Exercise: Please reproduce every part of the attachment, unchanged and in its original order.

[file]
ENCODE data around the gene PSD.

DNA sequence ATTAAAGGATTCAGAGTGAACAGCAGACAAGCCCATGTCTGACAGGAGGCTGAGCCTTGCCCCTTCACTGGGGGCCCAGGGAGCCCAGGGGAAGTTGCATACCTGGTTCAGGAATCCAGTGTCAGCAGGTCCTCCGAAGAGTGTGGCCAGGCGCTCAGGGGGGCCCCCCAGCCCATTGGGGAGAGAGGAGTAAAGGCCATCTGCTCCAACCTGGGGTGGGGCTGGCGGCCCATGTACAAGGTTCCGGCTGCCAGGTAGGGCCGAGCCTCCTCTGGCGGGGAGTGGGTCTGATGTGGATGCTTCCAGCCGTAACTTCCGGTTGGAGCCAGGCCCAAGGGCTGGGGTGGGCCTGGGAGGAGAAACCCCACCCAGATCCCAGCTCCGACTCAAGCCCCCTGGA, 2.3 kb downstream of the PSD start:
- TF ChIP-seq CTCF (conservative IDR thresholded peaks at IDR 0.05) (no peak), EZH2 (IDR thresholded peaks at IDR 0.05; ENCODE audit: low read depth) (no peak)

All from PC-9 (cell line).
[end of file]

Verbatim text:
ENCODE data around the gene PSD.

DNA sequence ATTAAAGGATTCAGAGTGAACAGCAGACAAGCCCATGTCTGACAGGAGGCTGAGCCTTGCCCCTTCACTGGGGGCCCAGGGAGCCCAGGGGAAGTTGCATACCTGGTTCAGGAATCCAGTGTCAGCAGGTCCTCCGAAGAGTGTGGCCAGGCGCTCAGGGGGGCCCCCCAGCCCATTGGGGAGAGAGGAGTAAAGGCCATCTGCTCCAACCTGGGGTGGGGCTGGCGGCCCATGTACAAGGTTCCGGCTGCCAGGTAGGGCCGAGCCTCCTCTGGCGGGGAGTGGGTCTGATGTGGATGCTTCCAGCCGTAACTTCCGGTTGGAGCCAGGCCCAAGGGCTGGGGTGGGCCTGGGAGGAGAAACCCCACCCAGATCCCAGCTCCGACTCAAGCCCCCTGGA, 2.3 kb downstream of the PSD start:
- TF ChIP-seq CTCF (conservative IDR thresholded peaks at IDR 0.05) (no peak), EZH2 (IDR thresholded peaks at IDR 0.05; ENCODE audit: low read depth) (no peak)

All from PC-9 (cell line).